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Night Dog Reimagined

Who was the prototypical Bullmastiff?
I think it is probably safe to say that the modern-day Bullmastiff is an indeed somewhat changed beast from the night dogs that roamed the forests in the late 1800s.
In that frenzied and relatively anarchistic time in England, it was most important that the night dog be keen, agile, silent and tough. The keenness was necessary for him to want to do his job with precision and determination. Agility allowed him to move easily over and through rough terrain, while lightness of foot made him a silent adversary. A tough dog was not deterred from his duties. He could and would take a man down with the swift and lightning-quick reactions that were such a necessary element of his character.
Exactly how did the forebears of our Bullmastiffs become such a compelling and necessary commodity? It had long been determined that a canine with a formidable appearance and strong constitution was needed to combat the theft and blatant disregard for law and order that permeated the land. Mastiff types were far too large and clumsy to be of significant advantage when apprehending a poacher. Smaller Bulldog and Terrier types were so aggressive that they would savage a man quickly and often without any justification. It was paramount that a canine of large size and bold temperament be utilized. The prerequisite of the night dog was not to kill or maim, but rather to overtake by the power of his stride and propulsion of his body, allowing him absolute control and a defensive stance over the poacher. Do I think that the night dog may have frequently bitten his opponent? More than likely this act would have occurred, as dogs are by nature oral creatures. But the most correct and proper night dogs used the power of their body and their terrifying form to engage their foe. 
Undoubtedly the early night dogs averaged perhaps 80 to 90 pounds and wore a brindle coat. Many depictions might put the height of the dog in roughly the same parameters as is demanded now. The above-mentioned weight would still allow for a wiry and lithe canine, but with the musculature and size needed for multi-tasking. He needed to be able to move about well on the open land as well as in the king’s forests, while at the same time maintaining a quiet stealth. He could not hunt or chase down game; acute hearing was imperative, and he probably air-scented, or perhaps he even was able to track well. Bursts of speed and quick changes in direction would propel him toward the poacher. And just when the adrenaline rush would have him poised for the kill, a part of his brain demanded acquiescence, and he submitted to the leap, down and hold stance, brilliant in his independent thinking and unerring ability to be the gamekeeper’s most respected assistant.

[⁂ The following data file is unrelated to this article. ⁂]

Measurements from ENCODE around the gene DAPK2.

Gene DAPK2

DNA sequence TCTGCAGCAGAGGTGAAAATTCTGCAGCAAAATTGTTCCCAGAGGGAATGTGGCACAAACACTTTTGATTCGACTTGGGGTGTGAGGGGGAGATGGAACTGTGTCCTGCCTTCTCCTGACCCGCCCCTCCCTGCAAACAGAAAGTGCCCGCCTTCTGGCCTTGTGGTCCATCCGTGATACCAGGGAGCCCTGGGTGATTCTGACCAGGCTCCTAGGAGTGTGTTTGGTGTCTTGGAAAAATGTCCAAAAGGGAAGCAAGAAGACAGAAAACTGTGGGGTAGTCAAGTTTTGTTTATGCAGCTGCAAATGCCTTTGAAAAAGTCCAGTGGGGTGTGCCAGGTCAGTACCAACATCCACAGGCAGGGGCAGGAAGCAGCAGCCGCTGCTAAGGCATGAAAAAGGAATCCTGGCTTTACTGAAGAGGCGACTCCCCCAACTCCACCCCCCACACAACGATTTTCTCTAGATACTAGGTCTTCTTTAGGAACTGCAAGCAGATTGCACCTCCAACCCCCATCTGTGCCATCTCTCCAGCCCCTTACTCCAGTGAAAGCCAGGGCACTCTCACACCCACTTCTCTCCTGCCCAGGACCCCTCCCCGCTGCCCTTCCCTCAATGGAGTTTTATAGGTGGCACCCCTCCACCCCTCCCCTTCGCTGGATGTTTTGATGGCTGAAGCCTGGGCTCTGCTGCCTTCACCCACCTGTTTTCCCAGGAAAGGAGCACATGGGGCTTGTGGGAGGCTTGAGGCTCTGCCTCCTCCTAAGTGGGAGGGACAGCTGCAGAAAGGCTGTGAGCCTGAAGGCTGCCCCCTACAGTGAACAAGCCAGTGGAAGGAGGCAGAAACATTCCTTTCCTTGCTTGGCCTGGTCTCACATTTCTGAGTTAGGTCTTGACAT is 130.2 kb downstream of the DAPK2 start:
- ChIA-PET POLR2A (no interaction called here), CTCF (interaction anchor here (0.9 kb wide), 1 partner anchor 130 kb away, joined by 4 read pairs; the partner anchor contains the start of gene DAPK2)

What an amazing, diverse canine athlete! Here was a stout and strong warrior, a tracker, a hunter, a trotter and runner, a guardian and a thinking, loyal protector. What do we know of his sojourns into the fields and forest and what bodily mechanisms would have allowed him to go about his appointed rounds? Surely his skeletal structure and muscle mass contributed to the strength and agility that were so important for his tasks. This dog might have walked, trotted or galloped for many miles to find and reach his quarry. He would have cast about in the dense brush of the forest or might more easily have trotted the lanes and paths that crisscrossed the estates. He must have been a “moving” machine to withstand the rigors of nighttime hunting and the many hours that he may have spent searching and quartering the land in his quest for the poacher. 
We are familiar with the educated and near exacting measurements that sort our canines, one from the other breed, and one from the other within a breed. Those with the most perfect bodily conformation measurements are the chosen ones, while the lesser measured fall through the cracks of the breeding scale. In the early days of the Bullmastiff, as he slowly evolved into a breed with a standard, what if any emphasis was placed on shoulder angles, bone lengths, stifle bend or body length? Probably little; rather, the importance was on the creation of the night-dog type with an addition of substantive form and function that allowed the animal to breed true to a certain look and style. But when the look was right, no doubt the structure was right for the time.